This is one of the major weak points of this title.  There's essentially no socializing in this game.  The entire time I played it I felt as if I were the only person on the face of the Earth... Just me and my cat, Lau.

Oh yeah, I nearly forgot to mention you can actually choose your pet this time around.  This is the first title to have a cat as a pet option.  (And Lau is a Virtua Fighter reference in case you're wondering.)  So keep your pet close because it will be the closest thing to a friend you'll have in Harvest Moon.

At the end of all things...

The last day of winter the spirit returns and evaluates your progress.  While your ultimate goal is to become the "Ranch Master" you can really play however you wish.  If the spirit is pleased with what you've done he'll expand the size of your fields and maybe even give you some special items.

While obtaining the title of Ranch Master may be the ultimate prize; the game never ends.  The game will continue on as long as you play it.  So the experience can be however long of short you want to make it.


Harvest Moon is a great game; don't get me wrong!  However I hesitate to recommend it for those new to the series.  This game is for people who like the farming mechanics and cannot stand the dating-sim aspects or for the die-hard Harvest Moon fan.

If you want to play it your only two options are the standard Game Boy cartridge or the Game Boy Color cartridge.  I personally recommend the GBC version because it's in color and the battery should be slightly newer.  Last time I checked, getting the game CIB will cost you probably over $35 .  A loose cart in decent shape will be around $10.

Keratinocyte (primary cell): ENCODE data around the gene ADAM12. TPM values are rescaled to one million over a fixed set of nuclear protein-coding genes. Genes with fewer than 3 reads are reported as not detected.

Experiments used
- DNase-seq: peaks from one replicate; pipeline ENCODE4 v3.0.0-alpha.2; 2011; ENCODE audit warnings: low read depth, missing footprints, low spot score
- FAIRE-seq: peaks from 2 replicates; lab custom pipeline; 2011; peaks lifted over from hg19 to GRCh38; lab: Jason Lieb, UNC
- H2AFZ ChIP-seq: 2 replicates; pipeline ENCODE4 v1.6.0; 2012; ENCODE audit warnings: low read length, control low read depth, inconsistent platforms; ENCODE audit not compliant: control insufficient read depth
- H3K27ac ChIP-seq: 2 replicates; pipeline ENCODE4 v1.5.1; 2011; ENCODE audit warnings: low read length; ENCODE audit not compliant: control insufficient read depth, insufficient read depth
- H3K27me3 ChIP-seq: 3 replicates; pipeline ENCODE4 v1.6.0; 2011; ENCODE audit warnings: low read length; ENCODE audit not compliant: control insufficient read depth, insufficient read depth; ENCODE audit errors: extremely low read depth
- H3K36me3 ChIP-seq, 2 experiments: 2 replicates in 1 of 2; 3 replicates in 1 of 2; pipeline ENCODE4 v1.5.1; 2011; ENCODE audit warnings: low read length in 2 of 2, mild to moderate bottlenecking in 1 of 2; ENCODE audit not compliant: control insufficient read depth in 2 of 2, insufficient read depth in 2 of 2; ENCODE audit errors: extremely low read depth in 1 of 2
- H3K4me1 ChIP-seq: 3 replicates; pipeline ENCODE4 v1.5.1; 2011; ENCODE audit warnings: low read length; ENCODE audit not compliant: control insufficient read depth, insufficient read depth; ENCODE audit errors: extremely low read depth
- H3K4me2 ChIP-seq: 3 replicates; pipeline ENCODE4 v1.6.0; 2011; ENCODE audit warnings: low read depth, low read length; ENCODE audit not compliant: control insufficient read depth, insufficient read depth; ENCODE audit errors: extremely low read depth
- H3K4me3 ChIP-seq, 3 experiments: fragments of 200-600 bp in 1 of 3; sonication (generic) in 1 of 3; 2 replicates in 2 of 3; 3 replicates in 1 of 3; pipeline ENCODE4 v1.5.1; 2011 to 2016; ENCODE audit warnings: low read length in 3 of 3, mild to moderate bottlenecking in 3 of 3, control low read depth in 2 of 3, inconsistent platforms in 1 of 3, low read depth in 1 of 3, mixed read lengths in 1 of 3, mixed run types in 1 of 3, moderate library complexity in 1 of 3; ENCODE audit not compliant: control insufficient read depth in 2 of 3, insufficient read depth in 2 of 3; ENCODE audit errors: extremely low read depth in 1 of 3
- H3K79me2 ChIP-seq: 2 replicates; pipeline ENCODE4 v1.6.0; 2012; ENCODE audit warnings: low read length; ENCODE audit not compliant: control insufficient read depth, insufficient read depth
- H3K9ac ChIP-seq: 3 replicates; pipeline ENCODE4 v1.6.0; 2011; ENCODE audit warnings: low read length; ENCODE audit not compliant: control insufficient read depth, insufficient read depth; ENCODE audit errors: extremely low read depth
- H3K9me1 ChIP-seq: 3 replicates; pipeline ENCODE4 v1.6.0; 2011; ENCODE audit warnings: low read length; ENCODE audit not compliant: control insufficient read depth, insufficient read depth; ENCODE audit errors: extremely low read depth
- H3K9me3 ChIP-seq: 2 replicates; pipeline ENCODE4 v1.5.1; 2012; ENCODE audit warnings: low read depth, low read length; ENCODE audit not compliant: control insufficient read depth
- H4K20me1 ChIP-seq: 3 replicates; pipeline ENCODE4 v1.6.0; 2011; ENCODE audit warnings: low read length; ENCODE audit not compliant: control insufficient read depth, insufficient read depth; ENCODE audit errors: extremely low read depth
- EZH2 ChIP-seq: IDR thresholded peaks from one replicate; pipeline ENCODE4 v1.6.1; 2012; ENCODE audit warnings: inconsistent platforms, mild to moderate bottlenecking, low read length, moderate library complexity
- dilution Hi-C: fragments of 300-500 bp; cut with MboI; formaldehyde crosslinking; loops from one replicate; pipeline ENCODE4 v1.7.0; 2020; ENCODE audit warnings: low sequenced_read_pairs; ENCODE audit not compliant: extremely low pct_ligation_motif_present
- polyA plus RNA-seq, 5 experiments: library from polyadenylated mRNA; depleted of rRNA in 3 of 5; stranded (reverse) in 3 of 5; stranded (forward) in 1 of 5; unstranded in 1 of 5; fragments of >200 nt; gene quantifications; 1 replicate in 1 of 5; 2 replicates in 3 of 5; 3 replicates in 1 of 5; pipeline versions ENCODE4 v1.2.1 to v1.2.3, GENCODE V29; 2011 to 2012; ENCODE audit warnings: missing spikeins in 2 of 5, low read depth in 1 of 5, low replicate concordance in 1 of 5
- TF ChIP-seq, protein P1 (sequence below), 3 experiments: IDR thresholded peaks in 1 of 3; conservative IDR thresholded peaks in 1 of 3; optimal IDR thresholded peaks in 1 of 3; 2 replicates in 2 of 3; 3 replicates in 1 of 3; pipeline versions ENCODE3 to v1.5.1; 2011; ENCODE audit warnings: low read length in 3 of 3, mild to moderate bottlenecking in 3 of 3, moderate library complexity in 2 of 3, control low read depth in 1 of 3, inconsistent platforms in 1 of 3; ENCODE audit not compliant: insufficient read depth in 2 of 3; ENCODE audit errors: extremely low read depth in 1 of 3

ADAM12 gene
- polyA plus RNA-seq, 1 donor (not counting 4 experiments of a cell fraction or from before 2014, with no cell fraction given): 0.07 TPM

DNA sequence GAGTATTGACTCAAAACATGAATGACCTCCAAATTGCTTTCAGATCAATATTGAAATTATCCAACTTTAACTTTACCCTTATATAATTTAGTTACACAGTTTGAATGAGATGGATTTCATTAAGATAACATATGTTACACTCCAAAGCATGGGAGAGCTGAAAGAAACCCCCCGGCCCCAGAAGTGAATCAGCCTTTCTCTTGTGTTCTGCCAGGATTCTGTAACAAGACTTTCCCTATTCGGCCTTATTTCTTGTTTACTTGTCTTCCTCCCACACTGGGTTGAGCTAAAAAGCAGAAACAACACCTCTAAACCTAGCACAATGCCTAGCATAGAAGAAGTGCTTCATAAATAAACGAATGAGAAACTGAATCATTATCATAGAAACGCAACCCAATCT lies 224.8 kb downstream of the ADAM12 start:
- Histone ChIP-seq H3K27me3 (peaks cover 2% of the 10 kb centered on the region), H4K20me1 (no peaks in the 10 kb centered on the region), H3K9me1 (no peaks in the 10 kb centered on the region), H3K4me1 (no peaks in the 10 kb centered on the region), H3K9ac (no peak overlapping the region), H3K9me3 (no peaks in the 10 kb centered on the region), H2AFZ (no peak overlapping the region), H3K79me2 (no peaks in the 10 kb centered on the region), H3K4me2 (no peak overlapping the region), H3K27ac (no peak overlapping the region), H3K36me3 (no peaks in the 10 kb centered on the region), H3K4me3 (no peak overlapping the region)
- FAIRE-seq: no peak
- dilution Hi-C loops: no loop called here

The game works on all systems that accept a Game Boy cartridge and it even has its own special border for the Super Game Boy adapter for the Super Nintendo.

I hope you enjoyed the review.  Keep on farming.

Upcoming review: Harvest Moon 64!

Posted on Jul 25th 2011 at 12:06:11 AM by (Opa Opa)
Posted under Harvest Moon, Review

Ah... The Super Nintendo... Let's go back to the 90's shall we?  What do you remember about the 90's?  I'll tell you what I remember.  I remember reading a lot of Nintendo Power, listening to rock 'n roll on cassette tapes, and playing video games.  At the time there was a lot of talk about Donkey Kong Country, Street Fighter II... But none of that really mattered to me because I spent my time playing Harvest Moon.

The Harvest Moon series as most people know it today was incredibly different at its genesis.  The game primarily focused on establishing and maintaining a successful farm while the social aspect took a backseat and only provided a way to take breaks from constant work.


The story is about as basic as it gets.  Your parents have left you the family farm and it's up to you to prove that you can be self-sufficient.  You have 3 and a half years to scratch a living out of the earth and once time is up your parents return to evaluate your work.

Aaaand that's about it.  The rest of the story is up to the player and the events that unfold are determined by what choices you make,  what crops you raise, and who you eventually decide to marry.

...Marry? Yes, marry.


This is the first game that I recall in which you can get married.  There are a total of 5 eligible girls in the town.  Each have their own personality, likes and dislikes, and their own side stories.  Don't get too excited, though.  Marriage doesn't provide any real in-game benefits minus getting special endings and giving you another character to talk to on the farm.